It's important to think about the immediate future 50 or a 100 years out. But we should probably also start wondering about the far future. What does the human species want to achieve if anything? Do we have any ultimate goals that we should start planning for today? What will the human race be doing in 10 million years time? We might not even resemble anything we look like now, maybe by then we won't even be calling ourselves humans anymore? Even further out what might we be doing in the next Billion years and beyond? Our planet is more than 4 billion years old and has a few billion years left. We have a lot of time to master our crafts, to expand our knowledge and sharpen our tools. We will become a space fairing race, we will venture outwards and spread amongst the many planets in our galaxy. We will live out our dreams among the stars. If we don't, we won't have a future at all. Either we become a space fairing race or we go extinct.
On this blog I would like to present multiple possible futures, futures that might shock you. The future is coming and its driven by science, technology and emotion. We should probably get behind the wheel and pay more attention to the road. The road ahead is looking more treacherous by the mile. 21st century technology is and will become so far-reaching that most people are choosing to ignore its implications, preferring to bury their head in the sand in order to keep living in their comfort zone as long as possible. This is not likely to change until they are hit in the face by the consequences of their inaction when the change in question, change they never asked for, is knocking on their doorstep. 21st century technology will draw into question the meaning of life and what it means to be human. In the end, large parts of our man-made reality, will get deconstructed. Which parts do you want to hang onto?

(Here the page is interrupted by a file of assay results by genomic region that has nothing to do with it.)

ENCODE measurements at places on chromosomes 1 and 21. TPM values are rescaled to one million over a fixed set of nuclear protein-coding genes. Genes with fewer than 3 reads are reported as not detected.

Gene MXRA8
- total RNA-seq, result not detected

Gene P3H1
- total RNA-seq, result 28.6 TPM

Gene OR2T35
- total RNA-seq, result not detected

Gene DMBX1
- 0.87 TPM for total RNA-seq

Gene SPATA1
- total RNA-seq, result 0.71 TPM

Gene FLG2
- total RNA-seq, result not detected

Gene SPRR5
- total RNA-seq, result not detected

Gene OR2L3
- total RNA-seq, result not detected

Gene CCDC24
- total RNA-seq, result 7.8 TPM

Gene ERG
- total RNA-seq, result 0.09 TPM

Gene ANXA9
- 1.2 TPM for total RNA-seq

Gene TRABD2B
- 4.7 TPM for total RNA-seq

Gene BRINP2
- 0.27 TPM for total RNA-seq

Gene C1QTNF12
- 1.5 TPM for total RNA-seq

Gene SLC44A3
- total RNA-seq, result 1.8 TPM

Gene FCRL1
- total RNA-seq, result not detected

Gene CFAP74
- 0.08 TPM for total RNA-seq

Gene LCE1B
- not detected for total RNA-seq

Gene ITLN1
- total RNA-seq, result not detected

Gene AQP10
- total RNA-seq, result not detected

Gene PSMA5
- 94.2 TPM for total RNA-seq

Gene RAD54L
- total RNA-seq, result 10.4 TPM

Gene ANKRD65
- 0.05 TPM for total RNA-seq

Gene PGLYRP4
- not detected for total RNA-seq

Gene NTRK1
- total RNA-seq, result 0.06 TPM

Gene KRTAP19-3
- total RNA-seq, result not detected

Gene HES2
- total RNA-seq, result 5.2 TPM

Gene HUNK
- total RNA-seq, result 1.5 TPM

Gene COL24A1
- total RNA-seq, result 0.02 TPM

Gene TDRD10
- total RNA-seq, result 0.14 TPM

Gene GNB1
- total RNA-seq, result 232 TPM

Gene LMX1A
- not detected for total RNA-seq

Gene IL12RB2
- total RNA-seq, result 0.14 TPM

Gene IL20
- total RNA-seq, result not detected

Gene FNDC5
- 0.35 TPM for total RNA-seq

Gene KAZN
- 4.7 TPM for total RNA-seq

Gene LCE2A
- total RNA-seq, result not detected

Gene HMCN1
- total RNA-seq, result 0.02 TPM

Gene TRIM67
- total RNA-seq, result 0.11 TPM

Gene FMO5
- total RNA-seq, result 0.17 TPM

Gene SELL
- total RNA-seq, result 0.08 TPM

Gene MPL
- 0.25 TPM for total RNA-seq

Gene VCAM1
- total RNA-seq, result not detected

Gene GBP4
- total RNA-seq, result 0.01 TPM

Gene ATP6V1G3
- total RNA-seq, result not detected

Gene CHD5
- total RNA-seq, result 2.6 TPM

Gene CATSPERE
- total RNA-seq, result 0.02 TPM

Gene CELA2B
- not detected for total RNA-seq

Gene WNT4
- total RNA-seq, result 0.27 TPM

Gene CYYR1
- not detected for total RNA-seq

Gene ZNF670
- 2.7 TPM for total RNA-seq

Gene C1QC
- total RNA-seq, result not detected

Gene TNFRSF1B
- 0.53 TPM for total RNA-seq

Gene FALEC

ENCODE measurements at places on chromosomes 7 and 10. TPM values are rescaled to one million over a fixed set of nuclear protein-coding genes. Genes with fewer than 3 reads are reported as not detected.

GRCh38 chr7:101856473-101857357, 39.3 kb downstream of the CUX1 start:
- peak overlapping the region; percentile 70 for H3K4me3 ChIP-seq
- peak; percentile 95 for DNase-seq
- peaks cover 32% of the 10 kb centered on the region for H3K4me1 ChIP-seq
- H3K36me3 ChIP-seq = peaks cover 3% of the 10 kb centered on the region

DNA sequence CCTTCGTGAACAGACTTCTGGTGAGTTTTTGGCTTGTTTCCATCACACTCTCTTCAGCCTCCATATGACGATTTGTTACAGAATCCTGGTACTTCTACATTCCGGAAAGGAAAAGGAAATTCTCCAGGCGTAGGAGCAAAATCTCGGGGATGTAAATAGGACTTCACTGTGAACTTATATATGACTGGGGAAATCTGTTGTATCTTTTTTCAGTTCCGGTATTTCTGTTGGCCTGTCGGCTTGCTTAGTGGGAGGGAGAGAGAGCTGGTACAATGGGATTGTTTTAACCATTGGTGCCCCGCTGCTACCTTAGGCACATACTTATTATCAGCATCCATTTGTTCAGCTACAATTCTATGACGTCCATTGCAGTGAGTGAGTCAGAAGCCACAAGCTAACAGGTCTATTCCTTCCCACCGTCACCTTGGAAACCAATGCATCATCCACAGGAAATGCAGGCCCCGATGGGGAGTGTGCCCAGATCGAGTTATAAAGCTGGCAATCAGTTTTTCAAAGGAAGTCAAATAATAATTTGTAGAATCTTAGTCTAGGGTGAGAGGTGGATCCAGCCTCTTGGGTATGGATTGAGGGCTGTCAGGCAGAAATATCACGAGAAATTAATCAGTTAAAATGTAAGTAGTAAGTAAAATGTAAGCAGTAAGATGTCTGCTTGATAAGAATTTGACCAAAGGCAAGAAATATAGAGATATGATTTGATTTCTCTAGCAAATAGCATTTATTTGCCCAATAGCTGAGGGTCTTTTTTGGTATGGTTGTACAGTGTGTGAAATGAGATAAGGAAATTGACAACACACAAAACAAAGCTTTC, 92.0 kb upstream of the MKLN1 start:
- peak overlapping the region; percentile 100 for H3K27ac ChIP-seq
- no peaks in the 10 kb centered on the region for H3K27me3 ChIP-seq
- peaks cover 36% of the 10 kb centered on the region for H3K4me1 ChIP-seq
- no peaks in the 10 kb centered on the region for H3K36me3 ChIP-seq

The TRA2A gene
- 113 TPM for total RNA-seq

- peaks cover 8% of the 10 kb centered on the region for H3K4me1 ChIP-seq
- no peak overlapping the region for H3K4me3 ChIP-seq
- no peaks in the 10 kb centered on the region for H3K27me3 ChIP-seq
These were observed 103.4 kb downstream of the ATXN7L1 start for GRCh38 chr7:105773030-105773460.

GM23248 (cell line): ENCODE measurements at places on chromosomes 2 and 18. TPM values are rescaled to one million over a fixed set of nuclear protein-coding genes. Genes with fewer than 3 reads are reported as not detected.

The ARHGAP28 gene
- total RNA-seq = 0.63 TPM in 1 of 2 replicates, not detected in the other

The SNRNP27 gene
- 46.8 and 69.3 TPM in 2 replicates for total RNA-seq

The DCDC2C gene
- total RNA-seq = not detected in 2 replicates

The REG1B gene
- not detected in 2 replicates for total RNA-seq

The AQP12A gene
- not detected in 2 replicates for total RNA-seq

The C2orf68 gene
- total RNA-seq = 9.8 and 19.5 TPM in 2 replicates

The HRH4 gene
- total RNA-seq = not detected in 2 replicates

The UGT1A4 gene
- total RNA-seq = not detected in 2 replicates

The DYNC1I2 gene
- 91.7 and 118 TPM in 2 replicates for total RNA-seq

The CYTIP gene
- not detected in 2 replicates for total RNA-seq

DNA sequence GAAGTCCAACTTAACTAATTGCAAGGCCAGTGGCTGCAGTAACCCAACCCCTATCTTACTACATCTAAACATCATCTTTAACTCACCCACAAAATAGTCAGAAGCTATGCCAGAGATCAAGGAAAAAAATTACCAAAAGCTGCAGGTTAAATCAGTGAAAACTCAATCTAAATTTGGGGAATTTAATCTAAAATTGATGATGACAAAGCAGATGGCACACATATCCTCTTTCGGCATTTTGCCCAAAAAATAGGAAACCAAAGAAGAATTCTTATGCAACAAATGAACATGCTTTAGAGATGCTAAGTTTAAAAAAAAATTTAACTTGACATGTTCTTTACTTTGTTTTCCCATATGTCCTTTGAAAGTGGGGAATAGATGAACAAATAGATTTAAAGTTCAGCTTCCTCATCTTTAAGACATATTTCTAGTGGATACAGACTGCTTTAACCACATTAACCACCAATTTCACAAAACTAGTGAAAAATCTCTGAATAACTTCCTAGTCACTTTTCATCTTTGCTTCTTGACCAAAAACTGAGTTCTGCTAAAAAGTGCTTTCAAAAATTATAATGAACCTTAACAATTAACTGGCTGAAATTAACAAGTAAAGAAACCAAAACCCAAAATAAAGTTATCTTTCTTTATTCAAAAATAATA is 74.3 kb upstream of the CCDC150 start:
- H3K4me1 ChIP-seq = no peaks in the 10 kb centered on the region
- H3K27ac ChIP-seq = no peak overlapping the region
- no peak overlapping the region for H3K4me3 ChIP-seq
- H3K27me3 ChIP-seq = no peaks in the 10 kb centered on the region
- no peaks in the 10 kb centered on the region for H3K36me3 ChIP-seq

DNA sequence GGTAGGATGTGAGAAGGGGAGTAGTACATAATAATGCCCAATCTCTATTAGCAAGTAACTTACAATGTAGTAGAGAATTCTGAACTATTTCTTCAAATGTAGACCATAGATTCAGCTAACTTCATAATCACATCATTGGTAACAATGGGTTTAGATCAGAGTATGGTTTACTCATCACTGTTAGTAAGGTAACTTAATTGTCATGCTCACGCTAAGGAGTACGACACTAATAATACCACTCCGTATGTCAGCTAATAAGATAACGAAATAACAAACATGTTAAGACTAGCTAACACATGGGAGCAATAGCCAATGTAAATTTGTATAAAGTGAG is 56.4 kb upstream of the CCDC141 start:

I hope that in time this blog might become a platform for thought, a place where we can all pool our ideas about the future, where we think out scenarios and how they might unfold. In most cases we will be wildly off the mark but for every 1000 wishful thoughts or doomsday scenarios that never play out, we might score 1 that will help us anticipate one that does manifest itself, allowing us to strategically analyze possible outcomes and countermeasures ahead of time. Everyone has to realize that society always has and will continue to change and that this rate of change is picking up serious speed now that technology has entered the game. In the next 100 years society is likely to change even faster than in the previous 100. Time stops for no man and we know we are pretty bad at perceiving change on scales that stretch beyond a few years. We must train ourselves to move away from biologically inspired "now" thinking to more future oriented risk analysis.